You are what you drink: 250,000 plastic particles in bottled water

New research suggests the number of invisible pieces of plastic being consumed by the public is significantly higher than previously thought. 

water plastic bottle

Published in the journal, Proceedings of the National Academy of Sciences (PNAS), this latest study by a team at Columbia University into the impact of plastic pollution on the human body shows there are hundreds of thousands of tiny particles per litre of bottled water. This is significantly more than past estimates, which put the figure at around 325. 

Alarmingly, the majority of the nanoparticles identified are understood to have the potential to penetrate human cells and enter major organs. The work focused on five samples from three leading water brands, with the lowest at 110,1000 per litre, the highest at 240,000. 90% of these are nanoparticles, less than one-seventieth the width of a human hair – so small a separate technology had to be invented to identify and measure them. 

It’s not a priority to push ahead with research into the impact on organisms. Scientists and marine biologists have long known plastic particles are being absorbed into the tissues of mammals, including people. However, this is the first time a clear picture has been presented of how bottled water is contributing to overall levels of plastic consumption.

“The news that bottled water contains hundreds of thousands of nanoplastics is profoundly worrying, but unfortunately unsurprising,’ said Jo Royle, CEO and Founder of Common Seas, and lead researcher on a 2022 study which identified plastic particles in human blood for the first time.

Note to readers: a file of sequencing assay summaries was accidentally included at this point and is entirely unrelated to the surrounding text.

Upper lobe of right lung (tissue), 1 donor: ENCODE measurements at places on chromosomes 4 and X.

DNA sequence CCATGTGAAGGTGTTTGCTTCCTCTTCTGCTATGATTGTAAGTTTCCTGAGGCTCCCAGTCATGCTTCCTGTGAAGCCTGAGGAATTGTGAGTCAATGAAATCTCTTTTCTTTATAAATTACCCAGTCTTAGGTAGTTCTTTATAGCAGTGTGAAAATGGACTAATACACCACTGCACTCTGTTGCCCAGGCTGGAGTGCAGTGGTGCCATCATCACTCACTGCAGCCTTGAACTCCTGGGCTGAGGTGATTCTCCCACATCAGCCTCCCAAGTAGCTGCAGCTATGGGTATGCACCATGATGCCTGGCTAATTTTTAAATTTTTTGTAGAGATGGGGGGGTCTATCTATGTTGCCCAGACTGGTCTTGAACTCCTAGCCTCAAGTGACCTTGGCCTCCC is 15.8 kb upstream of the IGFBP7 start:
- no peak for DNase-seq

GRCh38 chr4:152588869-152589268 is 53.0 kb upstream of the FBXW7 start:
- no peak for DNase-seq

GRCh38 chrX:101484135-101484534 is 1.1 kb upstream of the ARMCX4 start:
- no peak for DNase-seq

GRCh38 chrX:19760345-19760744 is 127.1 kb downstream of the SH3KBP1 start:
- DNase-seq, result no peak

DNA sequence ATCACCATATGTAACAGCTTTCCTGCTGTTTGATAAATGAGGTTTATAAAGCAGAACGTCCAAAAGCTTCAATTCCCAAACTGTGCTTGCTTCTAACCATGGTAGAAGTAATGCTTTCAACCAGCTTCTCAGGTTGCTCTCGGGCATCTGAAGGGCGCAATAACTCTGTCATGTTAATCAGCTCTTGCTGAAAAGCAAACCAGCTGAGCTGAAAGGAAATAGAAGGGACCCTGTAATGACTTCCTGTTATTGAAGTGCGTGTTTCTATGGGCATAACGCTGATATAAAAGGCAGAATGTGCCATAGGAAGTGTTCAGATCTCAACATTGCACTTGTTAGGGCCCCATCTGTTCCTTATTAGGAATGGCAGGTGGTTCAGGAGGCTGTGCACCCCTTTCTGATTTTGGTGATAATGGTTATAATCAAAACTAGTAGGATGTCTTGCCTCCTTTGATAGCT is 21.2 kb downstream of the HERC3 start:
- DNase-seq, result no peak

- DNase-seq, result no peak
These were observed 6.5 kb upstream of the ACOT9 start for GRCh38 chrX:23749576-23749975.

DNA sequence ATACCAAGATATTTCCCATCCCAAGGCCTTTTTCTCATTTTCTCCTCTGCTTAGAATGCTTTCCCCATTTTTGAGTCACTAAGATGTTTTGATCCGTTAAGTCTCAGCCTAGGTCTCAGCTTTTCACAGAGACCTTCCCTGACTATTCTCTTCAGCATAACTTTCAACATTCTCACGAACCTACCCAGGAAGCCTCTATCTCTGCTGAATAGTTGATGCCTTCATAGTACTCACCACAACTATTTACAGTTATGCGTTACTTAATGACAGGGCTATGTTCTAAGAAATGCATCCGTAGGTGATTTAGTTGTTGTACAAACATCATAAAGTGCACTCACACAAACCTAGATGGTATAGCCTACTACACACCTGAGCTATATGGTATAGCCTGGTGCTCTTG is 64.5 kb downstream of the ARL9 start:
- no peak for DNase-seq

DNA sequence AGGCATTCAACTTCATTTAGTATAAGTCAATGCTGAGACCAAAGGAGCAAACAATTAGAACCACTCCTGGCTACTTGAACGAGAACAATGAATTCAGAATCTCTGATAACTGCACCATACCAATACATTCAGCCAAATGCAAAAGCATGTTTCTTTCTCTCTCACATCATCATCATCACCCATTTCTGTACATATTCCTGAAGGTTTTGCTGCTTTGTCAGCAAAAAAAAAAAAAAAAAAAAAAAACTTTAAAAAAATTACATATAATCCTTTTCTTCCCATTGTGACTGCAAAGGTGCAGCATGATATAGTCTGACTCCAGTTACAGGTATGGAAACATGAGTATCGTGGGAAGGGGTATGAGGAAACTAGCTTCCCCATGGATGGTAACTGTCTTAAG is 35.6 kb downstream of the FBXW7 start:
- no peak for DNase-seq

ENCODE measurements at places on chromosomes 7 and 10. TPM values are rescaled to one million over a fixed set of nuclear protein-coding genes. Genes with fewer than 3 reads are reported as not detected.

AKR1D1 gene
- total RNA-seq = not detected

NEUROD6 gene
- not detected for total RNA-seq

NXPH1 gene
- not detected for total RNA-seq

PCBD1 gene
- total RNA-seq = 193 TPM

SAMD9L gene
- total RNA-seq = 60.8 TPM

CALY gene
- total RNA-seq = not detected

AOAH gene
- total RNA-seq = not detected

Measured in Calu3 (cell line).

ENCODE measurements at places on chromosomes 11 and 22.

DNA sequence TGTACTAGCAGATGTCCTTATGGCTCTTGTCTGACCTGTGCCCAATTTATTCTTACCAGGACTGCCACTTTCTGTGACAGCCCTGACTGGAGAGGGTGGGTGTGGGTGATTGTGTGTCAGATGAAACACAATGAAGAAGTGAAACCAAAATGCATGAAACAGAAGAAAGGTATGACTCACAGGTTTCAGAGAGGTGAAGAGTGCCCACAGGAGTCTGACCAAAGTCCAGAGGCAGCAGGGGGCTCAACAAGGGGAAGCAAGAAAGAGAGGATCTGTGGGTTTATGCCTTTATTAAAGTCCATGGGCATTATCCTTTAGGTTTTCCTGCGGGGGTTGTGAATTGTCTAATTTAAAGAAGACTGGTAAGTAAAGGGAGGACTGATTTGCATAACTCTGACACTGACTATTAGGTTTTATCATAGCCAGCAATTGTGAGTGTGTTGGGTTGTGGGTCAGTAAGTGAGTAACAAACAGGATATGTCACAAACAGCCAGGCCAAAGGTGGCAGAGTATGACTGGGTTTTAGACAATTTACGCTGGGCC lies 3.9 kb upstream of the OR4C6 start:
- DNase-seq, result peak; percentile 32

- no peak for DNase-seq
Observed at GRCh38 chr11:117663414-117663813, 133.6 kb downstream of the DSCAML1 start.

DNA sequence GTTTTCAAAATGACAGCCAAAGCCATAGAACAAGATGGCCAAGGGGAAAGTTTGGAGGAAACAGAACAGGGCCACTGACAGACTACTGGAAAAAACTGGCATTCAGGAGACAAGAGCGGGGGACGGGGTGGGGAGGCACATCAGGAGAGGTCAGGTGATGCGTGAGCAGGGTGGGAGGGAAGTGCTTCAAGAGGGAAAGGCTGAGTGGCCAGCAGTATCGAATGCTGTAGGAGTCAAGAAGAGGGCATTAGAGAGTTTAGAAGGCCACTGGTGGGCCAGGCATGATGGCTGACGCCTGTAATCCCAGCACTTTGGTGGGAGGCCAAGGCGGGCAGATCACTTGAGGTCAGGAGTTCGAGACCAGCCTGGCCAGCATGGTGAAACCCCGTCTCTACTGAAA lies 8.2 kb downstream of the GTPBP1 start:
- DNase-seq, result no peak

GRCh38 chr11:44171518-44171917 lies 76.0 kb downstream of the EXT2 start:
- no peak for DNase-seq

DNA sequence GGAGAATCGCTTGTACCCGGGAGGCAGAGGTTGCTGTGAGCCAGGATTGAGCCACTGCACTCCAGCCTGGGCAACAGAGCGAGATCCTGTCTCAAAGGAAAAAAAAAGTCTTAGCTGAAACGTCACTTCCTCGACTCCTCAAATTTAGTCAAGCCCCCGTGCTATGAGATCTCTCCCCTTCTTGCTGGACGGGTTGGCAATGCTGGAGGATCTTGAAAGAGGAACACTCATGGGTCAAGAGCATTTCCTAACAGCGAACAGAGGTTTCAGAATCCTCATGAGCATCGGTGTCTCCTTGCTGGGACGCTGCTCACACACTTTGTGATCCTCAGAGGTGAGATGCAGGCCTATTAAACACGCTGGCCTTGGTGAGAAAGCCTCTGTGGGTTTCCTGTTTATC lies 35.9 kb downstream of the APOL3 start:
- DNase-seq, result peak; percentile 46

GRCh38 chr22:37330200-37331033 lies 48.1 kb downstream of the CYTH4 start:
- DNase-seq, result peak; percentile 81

‘Recent research revealed by Common Seas detected microplastics in human blood for the first time, yet plastic products still fill the shelves of every shop in the country. From our blood to our heart, to our brain, plastic has infiltrated every part of our body,’ she continued. ‘Governments globally must now act swiftly to ban harmful plastic products and unite behind a legally binding Global Plastics Treaty that recognises the threat plastic poses to human health.’

More on plastic pollution:

Prototypes for Humanity: Ideas to save the world at COP28

Plastic treaty talks show ‘zero ambition’ for protecting human health

Plastic-eating enzymes offer new hope for pollution solution

Image: Serenity Mitchell


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